The NewStandard ceased publishing on April 27, 2007.

ACLU Questions Soundness of Orleans Prison as Inmates Return

by Brendan Coyne

Dec. 9, 2005 – Concerned that the Orleans Parish Sheriff is prematurely repopulating the prison there, the American Civil Liberties Union yesterday sent letters to every member of the New Orleans City Council imploring them to examine the facility. The ACLU says that about 600 people are now locked in the Orleans Parish Prison without a proper emergency evacuation plan or fire-safety officer.

"We are asking council members to fulfill their obligations by holding a public hearing on the re-opening of the Orleans Parish Prison and to do so before any more prisoners are returned there," Louisiana ACLU Executive Director Joe Cook said. "One of the first issues to address at the hearing should be whether an adequate evacuation plan exists for OPP."

Most of the parish’s prison and other criminal justice facilities remain damaged, some so much so that they are unusable, Orleans Parish Sheriff Marlin N. Gusman said in a November letter to City Council members. The communiqué cited hundreds of thousands in food and medical supplies lost to the storm in addition to around $2 million in inmate clothing and bedding.

"Out of twelve major facilities, only two are operational at [this] time," Gusman wrote. "Even those two buildings that are operational will still require additional repairs to return to pre-Katrina levels."

Despite the damaged buildings, lost supplies and the city’s nearly non-existent revenues, Gusman opted to begin housing inmates on the very same grounds where hundreds of prisoners were allegedly abandoned by prison guards in the wake of Katrina. The problem is compounded by the prison’s admission that its fire-safety officer has not been seen or heard from since the storm hit.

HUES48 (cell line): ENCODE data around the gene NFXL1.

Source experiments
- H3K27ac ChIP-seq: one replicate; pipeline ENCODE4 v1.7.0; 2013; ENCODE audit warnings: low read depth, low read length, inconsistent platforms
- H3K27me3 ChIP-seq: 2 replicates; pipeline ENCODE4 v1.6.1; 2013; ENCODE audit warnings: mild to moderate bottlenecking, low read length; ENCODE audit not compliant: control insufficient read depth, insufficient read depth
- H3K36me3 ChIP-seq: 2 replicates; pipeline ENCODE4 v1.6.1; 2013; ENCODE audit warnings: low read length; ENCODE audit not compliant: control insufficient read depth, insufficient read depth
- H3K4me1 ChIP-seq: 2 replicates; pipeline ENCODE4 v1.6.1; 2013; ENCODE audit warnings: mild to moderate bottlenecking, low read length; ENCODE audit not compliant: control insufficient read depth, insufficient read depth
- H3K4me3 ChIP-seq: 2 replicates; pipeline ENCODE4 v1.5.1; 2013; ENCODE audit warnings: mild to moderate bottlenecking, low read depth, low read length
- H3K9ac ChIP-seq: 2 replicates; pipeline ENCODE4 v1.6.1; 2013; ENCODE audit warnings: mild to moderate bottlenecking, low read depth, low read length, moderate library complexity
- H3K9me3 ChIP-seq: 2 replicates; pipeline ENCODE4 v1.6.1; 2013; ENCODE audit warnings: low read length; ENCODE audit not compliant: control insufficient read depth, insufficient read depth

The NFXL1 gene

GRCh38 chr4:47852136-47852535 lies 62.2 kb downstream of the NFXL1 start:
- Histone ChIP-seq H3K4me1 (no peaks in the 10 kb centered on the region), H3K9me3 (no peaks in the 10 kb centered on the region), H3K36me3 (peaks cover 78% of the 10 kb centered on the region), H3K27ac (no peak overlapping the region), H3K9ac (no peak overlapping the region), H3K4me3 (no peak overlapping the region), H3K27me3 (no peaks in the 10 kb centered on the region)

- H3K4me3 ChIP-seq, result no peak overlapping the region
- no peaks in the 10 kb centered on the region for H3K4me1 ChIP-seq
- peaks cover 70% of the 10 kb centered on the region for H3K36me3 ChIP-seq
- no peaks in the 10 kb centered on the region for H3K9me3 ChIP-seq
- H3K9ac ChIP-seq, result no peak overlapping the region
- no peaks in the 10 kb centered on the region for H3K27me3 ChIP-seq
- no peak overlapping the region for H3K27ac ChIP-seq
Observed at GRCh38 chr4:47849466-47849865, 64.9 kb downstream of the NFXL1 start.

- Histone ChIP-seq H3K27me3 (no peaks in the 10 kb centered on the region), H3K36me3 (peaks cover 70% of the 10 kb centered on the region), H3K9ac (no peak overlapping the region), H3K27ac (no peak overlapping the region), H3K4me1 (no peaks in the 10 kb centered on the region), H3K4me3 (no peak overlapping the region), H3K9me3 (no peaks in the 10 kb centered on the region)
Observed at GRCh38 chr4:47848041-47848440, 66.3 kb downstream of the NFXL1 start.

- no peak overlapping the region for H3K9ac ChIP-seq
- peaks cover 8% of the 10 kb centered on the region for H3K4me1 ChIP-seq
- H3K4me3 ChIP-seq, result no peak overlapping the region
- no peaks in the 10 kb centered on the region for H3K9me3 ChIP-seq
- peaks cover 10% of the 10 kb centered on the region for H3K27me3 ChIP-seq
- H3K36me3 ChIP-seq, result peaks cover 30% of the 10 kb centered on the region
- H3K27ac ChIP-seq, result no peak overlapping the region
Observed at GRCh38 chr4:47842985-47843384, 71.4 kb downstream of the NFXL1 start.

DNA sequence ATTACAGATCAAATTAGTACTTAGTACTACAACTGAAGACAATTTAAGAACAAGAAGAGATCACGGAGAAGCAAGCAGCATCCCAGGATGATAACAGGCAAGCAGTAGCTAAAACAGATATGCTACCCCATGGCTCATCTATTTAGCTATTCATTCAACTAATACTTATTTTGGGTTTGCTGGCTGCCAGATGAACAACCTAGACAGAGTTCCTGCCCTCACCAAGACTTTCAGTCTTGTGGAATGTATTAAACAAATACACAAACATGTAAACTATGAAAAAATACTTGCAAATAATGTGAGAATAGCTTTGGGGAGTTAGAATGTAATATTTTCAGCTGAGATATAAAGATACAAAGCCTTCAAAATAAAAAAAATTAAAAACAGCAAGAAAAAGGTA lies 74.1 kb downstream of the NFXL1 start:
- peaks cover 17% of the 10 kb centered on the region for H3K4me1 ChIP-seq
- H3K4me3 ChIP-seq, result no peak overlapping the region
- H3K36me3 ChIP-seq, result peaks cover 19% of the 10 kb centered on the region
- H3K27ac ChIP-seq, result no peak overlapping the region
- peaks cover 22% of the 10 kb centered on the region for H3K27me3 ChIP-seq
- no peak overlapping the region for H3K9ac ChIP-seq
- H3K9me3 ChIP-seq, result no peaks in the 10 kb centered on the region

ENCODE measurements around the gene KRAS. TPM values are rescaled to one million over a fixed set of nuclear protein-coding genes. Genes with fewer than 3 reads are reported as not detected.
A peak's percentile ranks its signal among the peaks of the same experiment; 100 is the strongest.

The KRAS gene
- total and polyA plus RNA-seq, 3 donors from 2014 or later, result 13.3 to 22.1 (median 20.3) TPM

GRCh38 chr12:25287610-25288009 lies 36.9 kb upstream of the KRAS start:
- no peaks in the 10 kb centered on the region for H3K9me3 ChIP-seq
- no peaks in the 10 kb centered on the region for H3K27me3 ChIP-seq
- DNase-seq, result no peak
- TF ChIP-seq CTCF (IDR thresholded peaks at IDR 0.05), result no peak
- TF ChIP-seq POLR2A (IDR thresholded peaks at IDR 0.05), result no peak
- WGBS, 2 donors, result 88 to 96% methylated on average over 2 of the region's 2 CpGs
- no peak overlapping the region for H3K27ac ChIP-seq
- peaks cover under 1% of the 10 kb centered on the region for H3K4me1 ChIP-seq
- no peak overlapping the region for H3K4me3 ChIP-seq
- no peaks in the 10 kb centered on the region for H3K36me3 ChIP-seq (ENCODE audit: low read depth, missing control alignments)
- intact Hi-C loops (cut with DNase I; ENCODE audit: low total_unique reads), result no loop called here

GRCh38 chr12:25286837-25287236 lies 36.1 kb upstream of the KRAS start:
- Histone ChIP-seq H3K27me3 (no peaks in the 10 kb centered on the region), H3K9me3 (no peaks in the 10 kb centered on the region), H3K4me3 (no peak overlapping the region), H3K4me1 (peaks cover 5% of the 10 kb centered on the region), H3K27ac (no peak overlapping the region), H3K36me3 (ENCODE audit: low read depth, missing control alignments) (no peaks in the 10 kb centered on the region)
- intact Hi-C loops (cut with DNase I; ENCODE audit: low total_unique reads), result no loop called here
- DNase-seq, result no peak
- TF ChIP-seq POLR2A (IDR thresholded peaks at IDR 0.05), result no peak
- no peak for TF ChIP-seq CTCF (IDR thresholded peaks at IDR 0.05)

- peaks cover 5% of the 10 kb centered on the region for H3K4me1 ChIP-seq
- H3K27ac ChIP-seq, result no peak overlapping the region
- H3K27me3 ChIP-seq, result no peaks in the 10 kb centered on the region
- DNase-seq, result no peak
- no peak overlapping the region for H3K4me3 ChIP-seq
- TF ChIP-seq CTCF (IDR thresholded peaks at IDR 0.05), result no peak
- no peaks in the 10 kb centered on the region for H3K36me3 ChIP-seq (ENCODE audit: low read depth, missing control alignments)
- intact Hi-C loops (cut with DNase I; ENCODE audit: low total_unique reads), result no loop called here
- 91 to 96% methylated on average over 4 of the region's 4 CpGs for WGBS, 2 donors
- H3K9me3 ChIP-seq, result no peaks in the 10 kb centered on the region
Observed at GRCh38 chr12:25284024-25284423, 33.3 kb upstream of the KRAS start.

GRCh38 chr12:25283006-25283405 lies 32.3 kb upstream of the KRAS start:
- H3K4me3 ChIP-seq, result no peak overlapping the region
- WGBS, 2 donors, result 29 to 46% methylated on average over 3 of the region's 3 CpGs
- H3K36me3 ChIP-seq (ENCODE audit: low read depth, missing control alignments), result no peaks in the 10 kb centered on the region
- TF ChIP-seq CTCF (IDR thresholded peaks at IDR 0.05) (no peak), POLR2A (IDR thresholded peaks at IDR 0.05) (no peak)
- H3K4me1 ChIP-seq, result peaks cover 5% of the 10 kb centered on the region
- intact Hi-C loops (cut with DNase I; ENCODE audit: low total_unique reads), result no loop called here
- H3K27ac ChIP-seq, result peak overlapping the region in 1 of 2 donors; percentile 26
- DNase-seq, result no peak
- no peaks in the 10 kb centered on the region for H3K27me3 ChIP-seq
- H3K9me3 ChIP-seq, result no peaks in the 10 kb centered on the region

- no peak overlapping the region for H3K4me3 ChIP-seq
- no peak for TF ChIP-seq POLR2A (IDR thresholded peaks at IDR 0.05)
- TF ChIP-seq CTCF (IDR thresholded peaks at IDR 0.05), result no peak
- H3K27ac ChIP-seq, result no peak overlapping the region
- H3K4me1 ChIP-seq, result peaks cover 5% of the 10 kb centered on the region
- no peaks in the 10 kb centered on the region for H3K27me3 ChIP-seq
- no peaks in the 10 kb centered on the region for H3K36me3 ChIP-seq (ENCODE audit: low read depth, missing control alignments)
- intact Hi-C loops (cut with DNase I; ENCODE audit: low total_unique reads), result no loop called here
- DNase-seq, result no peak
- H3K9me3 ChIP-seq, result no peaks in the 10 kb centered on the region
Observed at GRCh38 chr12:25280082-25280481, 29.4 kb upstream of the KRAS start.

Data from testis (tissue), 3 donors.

In addition, the OPP has failed to maintain a proper prison evacuation plan at least since the storm hit.

As detailed by The NewStandard previously, over 600 prisoners were left to the rising flood waters in the days after Katrina battered the Gulf coast. The prisoners were not fully evacuated for three days, and hundreds remain unaccounted for.

Gusman reopened OPP a month ago and last month failed to produce evacuation and fire-safety plans for a federal judge, the ACLU noted in its letter to the City Council. The group called for a public hearing over the reopened building and implored Council members not to permit any others to be reopened prior to a proper vetting of the safety plans.

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The NewStandard ceased publishing on April 27, 2007.


Brendan Coyne is a contributing journalist.

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